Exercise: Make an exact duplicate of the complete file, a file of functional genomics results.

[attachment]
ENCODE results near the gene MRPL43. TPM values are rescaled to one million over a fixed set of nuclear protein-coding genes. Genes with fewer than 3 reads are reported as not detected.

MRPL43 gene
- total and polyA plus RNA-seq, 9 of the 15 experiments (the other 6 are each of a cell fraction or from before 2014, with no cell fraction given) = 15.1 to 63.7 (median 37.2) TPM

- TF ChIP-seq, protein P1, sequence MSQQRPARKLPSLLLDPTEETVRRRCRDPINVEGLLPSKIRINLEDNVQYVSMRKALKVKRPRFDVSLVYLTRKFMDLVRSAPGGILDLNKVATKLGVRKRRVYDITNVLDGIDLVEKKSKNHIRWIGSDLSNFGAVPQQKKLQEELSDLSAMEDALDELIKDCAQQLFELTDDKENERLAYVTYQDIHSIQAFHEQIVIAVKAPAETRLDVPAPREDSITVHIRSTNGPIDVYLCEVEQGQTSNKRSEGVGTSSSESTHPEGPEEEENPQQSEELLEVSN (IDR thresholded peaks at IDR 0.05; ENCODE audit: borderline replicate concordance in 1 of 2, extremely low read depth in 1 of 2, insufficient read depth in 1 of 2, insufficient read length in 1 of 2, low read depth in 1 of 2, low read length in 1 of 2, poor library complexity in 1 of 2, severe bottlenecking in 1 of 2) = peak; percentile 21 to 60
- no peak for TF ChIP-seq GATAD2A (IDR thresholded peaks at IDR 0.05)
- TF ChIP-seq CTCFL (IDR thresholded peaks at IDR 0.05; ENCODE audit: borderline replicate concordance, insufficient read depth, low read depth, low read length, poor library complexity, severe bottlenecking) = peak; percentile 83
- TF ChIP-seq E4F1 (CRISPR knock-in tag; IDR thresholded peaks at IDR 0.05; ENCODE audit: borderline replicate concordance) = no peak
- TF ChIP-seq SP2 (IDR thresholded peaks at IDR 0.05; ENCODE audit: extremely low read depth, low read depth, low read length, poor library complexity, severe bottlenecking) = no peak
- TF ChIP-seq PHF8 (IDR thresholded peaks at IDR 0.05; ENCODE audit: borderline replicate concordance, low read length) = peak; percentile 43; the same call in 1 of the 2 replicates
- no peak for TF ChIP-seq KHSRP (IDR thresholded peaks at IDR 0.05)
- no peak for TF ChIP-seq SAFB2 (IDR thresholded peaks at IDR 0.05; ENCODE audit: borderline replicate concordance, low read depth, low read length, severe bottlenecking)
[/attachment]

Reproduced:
ENCODE results near the gene MRPL43. TPM values are rescaled to one million over a fixed set of nuclear protein-coding genes. Genes with fewer than 3 reads are reported as not detected.

MRPL43 gene
- total and polyA plus RNA-seq, 9 of the 15 experiments (the other 6 are each of a cell fraction or from before 2014, with no cell fraction given) = 15.1 to 63.7 (median 37.2) TPM

- TF ChIP-seq, protein P1, sequence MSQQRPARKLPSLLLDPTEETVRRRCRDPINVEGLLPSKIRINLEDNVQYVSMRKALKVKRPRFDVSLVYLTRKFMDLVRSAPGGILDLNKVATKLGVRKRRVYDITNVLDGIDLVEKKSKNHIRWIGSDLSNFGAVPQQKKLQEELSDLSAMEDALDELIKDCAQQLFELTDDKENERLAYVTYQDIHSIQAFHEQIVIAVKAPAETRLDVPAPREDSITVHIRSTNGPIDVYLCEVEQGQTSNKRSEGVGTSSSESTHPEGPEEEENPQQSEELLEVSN (IDR thresholded peaks at IDR 0.05; ENCODE audit: borderline replicate concordance in 1 of 2, extremely low read depth in 1 of 2, insufficient read depth in 1 of 2, insufficient read length in 1 of 2, low read depth in 1 of 2, low read length in 1 of 2, poor library complexity in 1 of 2, severe bottlenecking in 1 of 2) = peak; percentile 21 to 60
- no peak for TF ChIP-seq GATAD2A (IDR thresholded peaks at IDR 0.05)
- TF ChIP-seq CTCFL (IDR thresholded peaks at IDR 0.05; ENCODE audit: borderline replicate concordance, insufficient read depth, low read depth, low read length, poor library complexity, severe bottlenecking) = peak; percentile 83
- TF ChIP-seq E4F1 (CRISPR knock-in tag; IDR thresholded peaks at IDR 0.05; ENCODE audit: borderline replicate concordance) = no peak
- TF ChIP-seq SP2 (IDR thresholded peaks at IDR 0.05; ENCODE audit: extremely low read depth, low read depth, low read length, poor library complexity, severe bottlenecking) = no peak
- TF ChIP-seq PHF8 (IDR thresholded peaks at IDR 0.05; ENCODE audit: borderline replicate concordance, low read length) = peak; percentile 43; the same call in 1 of the 2 replicates
- no peak for TF ChIP-seq KHSRP (IDR thresholded peaks at IDR 0.05)
- no peak for TF ChIP-seq SAFB2 (IDR thresholded peaks at IDR 0.05; ENCODE audit: borderline replicate concordance, low read depth, low read length, severe bottlenecking)